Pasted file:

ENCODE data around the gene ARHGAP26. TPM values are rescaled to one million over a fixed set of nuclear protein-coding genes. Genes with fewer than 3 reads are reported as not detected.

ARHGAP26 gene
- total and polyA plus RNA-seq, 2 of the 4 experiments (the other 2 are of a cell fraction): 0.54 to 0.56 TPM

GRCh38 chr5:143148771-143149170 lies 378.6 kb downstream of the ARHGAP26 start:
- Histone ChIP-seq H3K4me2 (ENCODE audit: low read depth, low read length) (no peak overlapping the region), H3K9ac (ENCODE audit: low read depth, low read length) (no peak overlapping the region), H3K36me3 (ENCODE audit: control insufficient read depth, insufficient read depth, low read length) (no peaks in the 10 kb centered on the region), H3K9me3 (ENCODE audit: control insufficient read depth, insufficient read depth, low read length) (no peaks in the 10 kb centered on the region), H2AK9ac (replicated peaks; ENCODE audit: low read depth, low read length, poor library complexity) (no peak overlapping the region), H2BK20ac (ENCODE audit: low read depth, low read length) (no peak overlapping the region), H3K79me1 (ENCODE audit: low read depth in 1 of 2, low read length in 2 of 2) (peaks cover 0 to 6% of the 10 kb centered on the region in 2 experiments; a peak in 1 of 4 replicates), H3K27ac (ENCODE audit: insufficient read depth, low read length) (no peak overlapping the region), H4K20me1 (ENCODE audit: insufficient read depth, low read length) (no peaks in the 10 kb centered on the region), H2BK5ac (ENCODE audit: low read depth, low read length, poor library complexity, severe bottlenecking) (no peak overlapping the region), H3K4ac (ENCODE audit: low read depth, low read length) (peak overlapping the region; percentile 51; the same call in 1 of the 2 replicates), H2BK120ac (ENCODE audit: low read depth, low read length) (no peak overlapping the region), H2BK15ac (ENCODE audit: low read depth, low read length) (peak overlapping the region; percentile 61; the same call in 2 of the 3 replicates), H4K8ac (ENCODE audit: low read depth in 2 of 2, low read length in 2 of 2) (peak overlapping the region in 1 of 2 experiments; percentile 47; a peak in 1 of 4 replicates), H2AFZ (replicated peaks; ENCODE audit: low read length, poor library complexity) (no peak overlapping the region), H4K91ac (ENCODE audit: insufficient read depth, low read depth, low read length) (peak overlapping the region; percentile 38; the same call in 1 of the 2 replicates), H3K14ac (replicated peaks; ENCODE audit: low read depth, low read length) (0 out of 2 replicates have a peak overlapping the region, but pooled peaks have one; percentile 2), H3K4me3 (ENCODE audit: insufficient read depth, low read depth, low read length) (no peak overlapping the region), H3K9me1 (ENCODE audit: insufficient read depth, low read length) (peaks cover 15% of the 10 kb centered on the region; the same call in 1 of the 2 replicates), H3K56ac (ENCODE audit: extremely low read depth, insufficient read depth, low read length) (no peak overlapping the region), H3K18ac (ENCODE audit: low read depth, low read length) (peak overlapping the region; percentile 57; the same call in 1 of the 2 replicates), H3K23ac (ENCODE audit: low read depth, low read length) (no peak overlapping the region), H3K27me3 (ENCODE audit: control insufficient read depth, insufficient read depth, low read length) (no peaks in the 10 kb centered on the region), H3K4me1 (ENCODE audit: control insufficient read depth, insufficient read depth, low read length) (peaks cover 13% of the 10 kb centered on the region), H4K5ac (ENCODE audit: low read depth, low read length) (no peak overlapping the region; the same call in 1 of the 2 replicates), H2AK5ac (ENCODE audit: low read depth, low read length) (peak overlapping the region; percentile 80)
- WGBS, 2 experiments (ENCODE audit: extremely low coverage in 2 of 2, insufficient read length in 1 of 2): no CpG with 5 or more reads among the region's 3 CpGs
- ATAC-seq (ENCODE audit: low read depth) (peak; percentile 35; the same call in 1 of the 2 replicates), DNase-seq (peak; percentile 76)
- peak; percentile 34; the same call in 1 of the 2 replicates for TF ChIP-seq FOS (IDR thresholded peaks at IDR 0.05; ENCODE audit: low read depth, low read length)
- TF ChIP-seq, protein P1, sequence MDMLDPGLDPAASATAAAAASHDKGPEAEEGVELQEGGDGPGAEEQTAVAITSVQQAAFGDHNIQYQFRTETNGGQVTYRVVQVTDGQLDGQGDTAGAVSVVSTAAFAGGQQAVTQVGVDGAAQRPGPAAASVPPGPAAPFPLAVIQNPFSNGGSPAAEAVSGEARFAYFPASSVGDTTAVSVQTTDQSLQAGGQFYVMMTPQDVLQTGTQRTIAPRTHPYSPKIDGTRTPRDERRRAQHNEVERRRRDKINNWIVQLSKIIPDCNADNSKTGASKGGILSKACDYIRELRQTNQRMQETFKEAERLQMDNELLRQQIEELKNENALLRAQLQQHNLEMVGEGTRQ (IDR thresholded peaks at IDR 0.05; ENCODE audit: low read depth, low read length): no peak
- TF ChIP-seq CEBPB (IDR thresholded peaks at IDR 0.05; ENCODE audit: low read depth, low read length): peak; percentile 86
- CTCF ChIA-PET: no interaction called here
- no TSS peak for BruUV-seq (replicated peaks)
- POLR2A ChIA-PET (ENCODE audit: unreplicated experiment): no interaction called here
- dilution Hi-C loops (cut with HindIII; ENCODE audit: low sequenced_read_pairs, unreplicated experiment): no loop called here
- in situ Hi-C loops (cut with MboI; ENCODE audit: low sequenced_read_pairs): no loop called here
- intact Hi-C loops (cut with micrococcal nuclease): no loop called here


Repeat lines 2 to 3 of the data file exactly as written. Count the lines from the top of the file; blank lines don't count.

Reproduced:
ARHGAP26 gene
- total and polyA plus RNA-seq, 2 of the 4 experiments (the other 2 are of a cell fraction): 0.54 to 0.56 TPM